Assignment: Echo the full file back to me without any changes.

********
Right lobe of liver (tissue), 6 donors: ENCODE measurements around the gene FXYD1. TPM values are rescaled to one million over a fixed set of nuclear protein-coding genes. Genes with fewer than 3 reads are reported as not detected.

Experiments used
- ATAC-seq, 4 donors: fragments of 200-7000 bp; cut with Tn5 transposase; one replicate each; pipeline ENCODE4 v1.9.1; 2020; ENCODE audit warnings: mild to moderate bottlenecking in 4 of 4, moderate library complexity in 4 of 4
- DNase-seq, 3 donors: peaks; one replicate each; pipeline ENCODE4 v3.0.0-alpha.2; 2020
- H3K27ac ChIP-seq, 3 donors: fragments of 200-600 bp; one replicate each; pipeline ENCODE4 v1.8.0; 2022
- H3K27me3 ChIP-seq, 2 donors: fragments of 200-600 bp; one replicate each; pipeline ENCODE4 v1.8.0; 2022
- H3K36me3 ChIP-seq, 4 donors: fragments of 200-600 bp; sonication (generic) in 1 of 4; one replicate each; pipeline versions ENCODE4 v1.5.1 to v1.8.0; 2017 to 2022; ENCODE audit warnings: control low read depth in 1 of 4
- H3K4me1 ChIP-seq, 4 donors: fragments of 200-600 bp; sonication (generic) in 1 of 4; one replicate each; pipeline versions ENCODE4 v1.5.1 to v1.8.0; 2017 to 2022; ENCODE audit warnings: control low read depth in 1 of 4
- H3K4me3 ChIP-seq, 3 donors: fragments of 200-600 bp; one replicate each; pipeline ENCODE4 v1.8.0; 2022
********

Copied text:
Right lobe of liver (tissue), 6 donors: ENCODE measurements around the gene FXYD1. TPM values are rescaled to one million over a fixed set of nuclear protein-coding genes. Genes with fewer than 3 reads are reported as not detected.

Experiments used
- ATAC-seq, 4 donors: fragments of 200-7000 bp; cut with Tn5 transposase; one replicate each; pipeline ENCODE4 v1.9.1; 2020; ENCODE audit warnings: mild to moderate bottlenecking in 4 of 4, moderate library complexity in 4 of 4
- DNase-seq, 3 donors: peaks; one replicate each; pipeline ENCODE4 v3.0.0-alpha.2; 2020
- H3K27ac ChIP-seq, 3 donors: fragments of 200-600 bp; one replicate each; pipeline ENCODE4 v1.8.0; 2022
- H3K27me3 ChIP-seq, 2 donors: fragments of 200-600 bp; one replicate each; pipeline ENCODE4 v1.8.0; 2022
- H3K36me3 ChIP-seq, 4 donors: fragments of 200-600 bp; sonication (generic) in 1 of 4; one replicate each; pipeline versions ENCODE4 v1.5.1 to v1.8.0; 2017 to 2022; ENCODE audit warnings: control low read depth in 1 of 4
- H3K4me1 ChIP-seq, 4 donors: fragments of 200-600 bp; sonication (generic) in 1 of 4; one replicate each; pipeline versions ENCODE4 v1.5.1 to v1.8.0; 2017 to 2022; ENCODE audit warnings: control low read depth in 1 of 4
- H3K4me3 ChIP-seq, 3 donors: fragments of 200-600 bp; one replicate each; pipeline ENCODE4 v1.8.0; 2022